The PARENTAL public is mirroring the behaviors that created the chaos. The general public will turn a blind eye to the issues of BUSINESS/GOVERNMENT /EDUCATION corruption as long as it is not disrupting their routine…eating out…keeping up with the Jones’ …and keeping up appearances that make it appear they are still in the middle to upper middle affluent circle.

Unfortunately, due to the drastic cuts and current state of the economy…More middle and upper-middle income White FOLK and Black FOLK and OTHERS are suffering and can’t keep up.

This comment … “Parents may like it, though”…has a deeper meaning.
The parents are worn out from work conditions that forecast doom and gloom.
They depend on the school house to take up the slack of what they cannot provide.
The parents would love to have more structure to the child’s day…so they can figure out how to continue to provide all the needs for their families.

K-12 Education is necessary because our lower/middle and upper middle income parents are struggling already.

The ELITE upper middle class will just hire more nannies and tutors. They will send their children to the CAMPS and to other countries for enrichment.

The K-12 Public Education system …is The BASE…The FOUNDATION…

As a former 1st grade teacher…
I was but one small piece that hoped to influence the proper development of a child to a productive adult. TEACHING ethics involving HONESTY AND INTEGRITY in the process of teaching the basic skills is necessary in the hope for a better day.

The foundation is slowly crumbling due to the lack of ETHICS in everything.
Bubbling in the test scores to make a child succeed is considered OK…
Borrowing more money than you make is the norm…and we are numb to listening to another story about the corruption in the business/government community that has made off with more money than we can imagine…

Governor Deal…and most of those he knows…will never feel the struggle of lower…and quickly declining middle/upper middle income families.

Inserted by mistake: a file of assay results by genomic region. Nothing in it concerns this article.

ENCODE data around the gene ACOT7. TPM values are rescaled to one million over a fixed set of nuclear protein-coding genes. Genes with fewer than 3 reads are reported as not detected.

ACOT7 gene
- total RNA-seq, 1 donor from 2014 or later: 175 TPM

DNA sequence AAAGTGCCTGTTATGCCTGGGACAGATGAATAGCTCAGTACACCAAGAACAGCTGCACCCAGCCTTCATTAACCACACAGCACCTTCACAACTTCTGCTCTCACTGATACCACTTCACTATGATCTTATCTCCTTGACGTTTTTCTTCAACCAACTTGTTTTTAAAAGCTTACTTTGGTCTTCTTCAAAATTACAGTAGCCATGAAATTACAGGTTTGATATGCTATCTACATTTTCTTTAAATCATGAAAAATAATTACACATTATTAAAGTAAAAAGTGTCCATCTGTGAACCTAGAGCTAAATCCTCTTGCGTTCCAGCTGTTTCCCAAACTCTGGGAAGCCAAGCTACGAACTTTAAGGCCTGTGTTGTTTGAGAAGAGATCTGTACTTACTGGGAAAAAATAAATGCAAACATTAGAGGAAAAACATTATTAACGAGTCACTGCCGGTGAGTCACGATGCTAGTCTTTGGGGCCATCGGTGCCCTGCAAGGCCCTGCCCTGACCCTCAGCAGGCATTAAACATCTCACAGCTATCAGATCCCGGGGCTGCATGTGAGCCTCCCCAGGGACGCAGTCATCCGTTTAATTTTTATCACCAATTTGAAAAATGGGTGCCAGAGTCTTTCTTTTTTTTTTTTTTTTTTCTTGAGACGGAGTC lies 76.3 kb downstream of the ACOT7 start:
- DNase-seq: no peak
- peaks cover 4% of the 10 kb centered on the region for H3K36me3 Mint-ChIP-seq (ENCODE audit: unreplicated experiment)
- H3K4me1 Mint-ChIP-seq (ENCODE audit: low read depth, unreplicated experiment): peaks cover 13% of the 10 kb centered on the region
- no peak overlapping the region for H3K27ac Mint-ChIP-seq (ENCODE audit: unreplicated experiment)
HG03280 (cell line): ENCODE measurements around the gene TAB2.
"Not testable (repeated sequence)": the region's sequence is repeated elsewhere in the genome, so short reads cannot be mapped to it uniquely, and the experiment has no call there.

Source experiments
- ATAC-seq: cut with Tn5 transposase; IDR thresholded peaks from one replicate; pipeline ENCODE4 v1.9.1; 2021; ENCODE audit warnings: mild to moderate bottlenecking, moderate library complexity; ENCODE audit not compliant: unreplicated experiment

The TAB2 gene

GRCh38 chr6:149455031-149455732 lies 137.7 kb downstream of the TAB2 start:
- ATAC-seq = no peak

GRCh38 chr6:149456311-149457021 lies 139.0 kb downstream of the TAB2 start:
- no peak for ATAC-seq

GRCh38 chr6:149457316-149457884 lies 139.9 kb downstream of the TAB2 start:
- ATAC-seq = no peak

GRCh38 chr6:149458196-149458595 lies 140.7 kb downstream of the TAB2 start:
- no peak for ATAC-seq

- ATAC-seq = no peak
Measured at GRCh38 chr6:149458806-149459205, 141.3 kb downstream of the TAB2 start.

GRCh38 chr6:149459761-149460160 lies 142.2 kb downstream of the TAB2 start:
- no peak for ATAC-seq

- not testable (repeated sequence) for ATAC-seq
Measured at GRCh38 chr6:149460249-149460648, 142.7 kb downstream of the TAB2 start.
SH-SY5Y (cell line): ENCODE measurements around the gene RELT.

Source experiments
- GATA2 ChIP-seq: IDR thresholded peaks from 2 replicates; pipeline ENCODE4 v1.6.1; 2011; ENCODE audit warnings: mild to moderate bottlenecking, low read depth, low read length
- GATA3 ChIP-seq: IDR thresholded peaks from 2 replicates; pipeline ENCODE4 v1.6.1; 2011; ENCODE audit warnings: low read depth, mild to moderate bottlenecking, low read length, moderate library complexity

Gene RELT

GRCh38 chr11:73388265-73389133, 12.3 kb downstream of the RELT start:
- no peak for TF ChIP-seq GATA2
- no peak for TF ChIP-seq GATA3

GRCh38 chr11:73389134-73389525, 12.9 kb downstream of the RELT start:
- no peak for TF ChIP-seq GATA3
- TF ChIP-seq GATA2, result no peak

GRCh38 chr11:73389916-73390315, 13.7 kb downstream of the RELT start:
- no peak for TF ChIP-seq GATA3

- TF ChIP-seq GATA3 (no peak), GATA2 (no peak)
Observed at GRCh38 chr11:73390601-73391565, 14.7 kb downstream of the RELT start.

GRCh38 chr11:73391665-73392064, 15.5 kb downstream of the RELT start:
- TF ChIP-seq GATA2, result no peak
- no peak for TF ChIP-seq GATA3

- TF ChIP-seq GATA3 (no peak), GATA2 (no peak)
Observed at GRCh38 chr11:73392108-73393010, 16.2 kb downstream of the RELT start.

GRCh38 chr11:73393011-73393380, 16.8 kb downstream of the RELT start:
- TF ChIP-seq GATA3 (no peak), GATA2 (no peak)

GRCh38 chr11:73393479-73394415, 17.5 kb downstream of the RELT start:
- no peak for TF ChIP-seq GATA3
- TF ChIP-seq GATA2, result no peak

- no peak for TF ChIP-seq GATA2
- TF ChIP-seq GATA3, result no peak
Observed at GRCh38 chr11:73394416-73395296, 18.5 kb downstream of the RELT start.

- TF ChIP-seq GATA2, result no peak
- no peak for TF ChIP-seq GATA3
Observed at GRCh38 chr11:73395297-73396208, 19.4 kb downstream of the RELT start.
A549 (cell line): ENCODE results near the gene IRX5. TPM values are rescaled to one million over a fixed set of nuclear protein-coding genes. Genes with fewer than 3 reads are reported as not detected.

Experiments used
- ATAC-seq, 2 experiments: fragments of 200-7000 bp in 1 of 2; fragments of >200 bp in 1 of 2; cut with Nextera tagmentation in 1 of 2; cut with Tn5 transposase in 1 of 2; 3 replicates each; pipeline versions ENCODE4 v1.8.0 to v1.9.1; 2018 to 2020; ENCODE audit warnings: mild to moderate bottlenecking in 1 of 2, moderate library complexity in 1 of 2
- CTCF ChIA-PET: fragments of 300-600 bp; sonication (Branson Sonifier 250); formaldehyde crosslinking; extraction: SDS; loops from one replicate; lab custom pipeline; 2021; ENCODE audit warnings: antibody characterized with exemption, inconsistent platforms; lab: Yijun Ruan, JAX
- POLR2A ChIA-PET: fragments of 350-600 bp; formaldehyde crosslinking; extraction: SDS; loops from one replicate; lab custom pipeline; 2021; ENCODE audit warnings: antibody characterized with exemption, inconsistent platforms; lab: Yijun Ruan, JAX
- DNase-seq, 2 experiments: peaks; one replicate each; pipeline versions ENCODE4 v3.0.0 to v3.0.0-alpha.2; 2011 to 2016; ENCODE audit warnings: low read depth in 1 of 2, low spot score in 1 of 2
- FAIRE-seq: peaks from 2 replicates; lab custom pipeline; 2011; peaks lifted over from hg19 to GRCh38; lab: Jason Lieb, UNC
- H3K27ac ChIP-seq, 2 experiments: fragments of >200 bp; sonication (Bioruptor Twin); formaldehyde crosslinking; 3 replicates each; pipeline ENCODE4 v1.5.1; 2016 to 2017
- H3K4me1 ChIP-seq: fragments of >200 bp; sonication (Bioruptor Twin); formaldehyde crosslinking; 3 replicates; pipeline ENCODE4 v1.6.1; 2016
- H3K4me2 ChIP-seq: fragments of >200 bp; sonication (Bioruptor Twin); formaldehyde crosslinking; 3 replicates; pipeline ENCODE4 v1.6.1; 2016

Deal depends on these lower socioeconomic families to keep government running.
Throwing crumbs of removing furlough days…and increasing the school year are his ideas of feeding the hungry. The people in his circle will never do without quality education…or the additional help they will need to raise their families. They are the ELITE…AND THEY define SUCCESS…without the including the ethical words…HONESTY and INTEGRITY.

Keeping children the entire year will allow the tax paying parents CHILDCARE so they can WORK TO PAY THE TAXES FOR THE government to continue business as usual. MAYBE PARENTS CAN WORK two, three or four jobs to keep up with their dwindling neighbors.

No Teacher Left Behind

January 13th, 2011
12:59 pm

Personally, I breathed a little sigh of relief when Deal proposed ending teacher furloughs. However, I am waiting to see if the Fulton Count Board is going to stick it to us again by furloughing these “snow days” this week. Federal stimulus money was streamlined to some Black Hole in the DOE.

K-12 educations is more important than higher education in these current times. College education is a choice, K-12 is required by law. Students can work and pay for their college education; college professors work less than K-12 teachers and get paid as much or more; this is a no brainer.

Thomas Mann

January 13th, 2011
12:59 pm

Thanks Maureen for continuing the dialogue. On K-12 vs higher education, I agree with Cat Lady: both are necessities. To back that up, two links of interest: